After attending several events and speaking with Nebraskans over the weekend, I've heard you loud and clear. More than ever before, I heard frustrations over the new health care law, which constitutes the largest tax increase in history and is projected to increase the cost of health insurance for many Nebraska families by more than $2,000 a year. According to the Congressional Budget Office, the individual mandate tax will directly lead to 800,000 fewer jobs and 20 million Americans losing their health insurance.
First and foremost, my goal is to repeal this misguided law in its entirety. One amendment I signed onto would do just that. Unfortunately, as long as supporters of the law hold a majority in the Senate and occupy the White House, full repeal will be extremely difficult to accomplish. That's why I'm pursuing all possibilities which could help blunt many of the law's various damaging aspects.
Along with Senator Orrin Hatch of Utah, I introduced an amendment to strip the individual mandate, which the Supreme Court recently defined as a tax. Imposing a tax on Americans for not buying a government-approved product is an extremely troubling policy precedent to set. If we accept this tax, what's to stop future Congresses from taxing you for not owning a house, or an electric car? Even President Obama once noted how illogical this is when he said, "If a mandate was the solution, we could try that to solve homelessness by mandating everyone buy a house."
Another tax increase buried deep in the law will also be passed along to Nebraskans. This tax will be levied on manufacturers, producers, and importers of medical devices, and that means you'll have to pay more to buy the devices when you get sick. The President once promised he wouldn't raise taxes on middle class families; the mandate and device taxes is mean this promise was broken, and these taxes should be removed from the books.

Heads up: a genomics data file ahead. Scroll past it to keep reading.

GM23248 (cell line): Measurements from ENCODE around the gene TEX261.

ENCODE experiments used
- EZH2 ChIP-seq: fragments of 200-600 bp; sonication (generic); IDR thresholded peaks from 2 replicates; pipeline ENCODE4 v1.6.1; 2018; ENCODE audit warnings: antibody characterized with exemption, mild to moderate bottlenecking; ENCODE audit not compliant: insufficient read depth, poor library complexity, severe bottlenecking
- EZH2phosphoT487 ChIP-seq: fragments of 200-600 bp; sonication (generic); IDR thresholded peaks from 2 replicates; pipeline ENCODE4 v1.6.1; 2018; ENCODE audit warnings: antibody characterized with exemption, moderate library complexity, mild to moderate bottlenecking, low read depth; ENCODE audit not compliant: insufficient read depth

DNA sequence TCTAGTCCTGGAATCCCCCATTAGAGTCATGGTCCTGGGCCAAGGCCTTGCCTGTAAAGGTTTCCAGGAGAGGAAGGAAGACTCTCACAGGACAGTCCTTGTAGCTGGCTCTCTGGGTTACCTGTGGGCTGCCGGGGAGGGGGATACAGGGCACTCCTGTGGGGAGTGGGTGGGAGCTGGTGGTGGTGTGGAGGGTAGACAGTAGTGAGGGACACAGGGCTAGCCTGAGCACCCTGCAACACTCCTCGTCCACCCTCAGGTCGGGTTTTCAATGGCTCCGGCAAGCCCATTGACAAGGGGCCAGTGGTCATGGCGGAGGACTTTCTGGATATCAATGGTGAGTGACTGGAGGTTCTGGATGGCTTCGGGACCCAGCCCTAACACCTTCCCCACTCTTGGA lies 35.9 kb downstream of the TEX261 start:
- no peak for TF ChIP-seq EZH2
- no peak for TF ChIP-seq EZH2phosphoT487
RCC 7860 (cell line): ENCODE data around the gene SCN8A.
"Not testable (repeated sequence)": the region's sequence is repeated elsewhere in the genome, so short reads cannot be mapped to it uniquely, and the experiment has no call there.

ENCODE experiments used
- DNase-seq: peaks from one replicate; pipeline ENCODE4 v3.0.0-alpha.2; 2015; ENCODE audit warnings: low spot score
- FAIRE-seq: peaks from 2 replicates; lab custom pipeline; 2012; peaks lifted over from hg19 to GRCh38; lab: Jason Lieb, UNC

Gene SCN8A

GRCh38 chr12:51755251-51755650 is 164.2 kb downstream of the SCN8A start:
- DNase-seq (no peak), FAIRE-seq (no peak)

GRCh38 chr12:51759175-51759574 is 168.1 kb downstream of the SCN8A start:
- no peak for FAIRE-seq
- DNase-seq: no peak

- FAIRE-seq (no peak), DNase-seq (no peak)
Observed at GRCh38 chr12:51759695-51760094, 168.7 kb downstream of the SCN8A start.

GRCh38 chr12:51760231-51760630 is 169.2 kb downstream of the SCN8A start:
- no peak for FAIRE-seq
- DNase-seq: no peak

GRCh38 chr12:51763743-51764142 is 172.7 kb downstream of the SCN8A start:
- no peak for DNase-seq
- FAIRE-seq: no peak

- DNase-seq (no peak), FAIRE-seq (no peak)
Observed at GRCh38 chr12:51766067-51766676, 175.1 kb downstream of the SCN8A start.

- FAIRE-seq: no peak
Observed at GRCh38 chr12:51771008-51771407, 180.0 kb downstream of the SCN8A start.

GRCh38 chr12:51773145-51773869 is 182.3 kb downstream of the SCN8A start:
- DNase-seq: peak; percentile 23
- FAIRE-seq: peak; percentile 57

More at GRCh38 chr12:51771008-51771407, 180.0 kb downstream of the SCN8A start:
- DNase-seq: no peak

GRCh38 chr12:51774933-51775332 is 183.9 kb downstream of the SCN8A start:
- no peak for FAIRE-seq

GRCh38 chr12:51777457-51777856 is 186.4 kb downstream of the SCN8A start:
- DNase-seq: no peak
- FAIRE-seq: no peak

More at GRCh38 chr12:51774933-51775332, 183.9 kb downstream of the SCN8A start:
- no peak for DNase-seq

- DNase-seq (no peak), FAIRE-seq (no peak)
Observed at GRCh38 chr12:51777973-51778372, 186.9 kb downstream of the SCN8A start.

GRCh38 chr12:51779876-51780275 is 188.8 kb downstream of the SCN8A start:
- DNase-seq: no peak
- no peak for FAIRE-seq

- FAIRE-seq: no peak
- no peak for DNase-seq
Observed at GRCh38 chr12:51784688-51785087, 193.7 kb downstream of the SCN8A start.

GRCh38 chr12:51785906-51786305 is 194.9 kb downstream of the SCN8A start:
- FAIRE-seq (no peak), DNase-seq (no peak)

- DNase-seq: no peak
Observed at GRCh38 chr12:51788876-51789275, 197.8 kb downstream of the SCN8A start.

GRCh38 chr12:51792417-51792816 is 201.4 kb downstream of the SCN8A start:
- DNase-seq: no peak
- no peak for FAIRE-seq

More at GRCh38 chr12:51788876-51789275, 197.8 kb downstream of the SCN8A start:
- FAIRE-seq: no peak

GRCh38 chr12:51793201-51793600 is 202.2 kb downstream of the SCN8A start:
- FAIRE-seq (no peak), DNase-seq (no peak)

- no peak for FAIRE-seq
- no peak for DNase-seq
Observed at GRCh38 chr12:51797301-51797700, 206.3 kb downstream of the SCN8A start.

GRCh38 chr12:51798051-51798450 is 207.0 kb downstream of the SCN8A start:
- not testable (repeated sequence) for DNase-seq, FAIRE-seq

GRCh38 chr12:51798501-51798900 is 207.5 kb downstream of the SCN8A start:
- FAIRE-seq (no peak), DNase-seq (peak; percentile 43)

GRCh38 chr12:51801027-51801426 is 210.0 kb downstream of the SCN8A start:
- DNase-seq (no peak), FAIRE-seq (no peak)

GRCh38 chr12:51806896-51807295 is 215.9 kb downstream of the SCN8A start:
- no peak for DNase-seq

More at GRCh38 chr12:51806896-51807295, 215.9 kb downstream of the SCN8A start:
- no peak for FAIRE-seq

There is a robust debate about whether to "fix" the law or repeal it. While I strongly favor repeal, I am willing, as my amendments demonstrate, to take it step by step and first remove the most egregious provisions. That's what many supporters suggest we should do, yet when it comes time to actually repair the law by eliminating middle class tax increases, they are nowhere to be found.
The bottom line is Majority Leader Reid controls the Senate schedule. He knows how unpopular the law is and doesn't want to force his fellow supporters to vote for the law again, so he is not likely to allow votes on my amendments. If you don't want to milk the cows, don't own a dairy farm; senators shouldn't be able to hide when things get tough. The law's supporters are content with keeping every part of it, at the expense of higher taxes and higher insurance premiums for virtually all Nebraskans, because they simply don't want to face another tough vote.
It's time to reverse course and take a responsible approach to our health care system that actually addresses its problems. As long as I am in the Senate, this will remain one of my top priorities.